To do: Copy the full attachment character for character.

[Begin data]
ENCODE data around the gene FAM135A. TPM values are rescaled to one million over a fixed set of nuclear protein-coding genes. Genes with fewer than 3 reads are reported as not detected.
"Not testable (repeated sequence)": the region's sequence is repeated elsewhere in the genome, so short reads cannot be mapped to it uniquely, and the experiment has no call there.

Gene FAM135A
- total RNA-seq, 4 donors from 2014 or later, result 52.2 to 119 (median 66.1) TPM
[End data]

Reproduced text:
ENCODE data around the gene FAM135A. TPM values are rescaled to one million over a fixed set of nuclear protein-coding genes. Genes with fewer than 3 reads are reported as not detected.
"Not testable (repeated sequence)": the region's sequence is repeated elsewhere in the genome, so short reads cannot be mapped to it uniquely, and the experiment has no call there.

Gene FAM135A
- total RNA-seq, 4 donors from 2014 or later, result 52.2 to 119 (median 66.1) TPM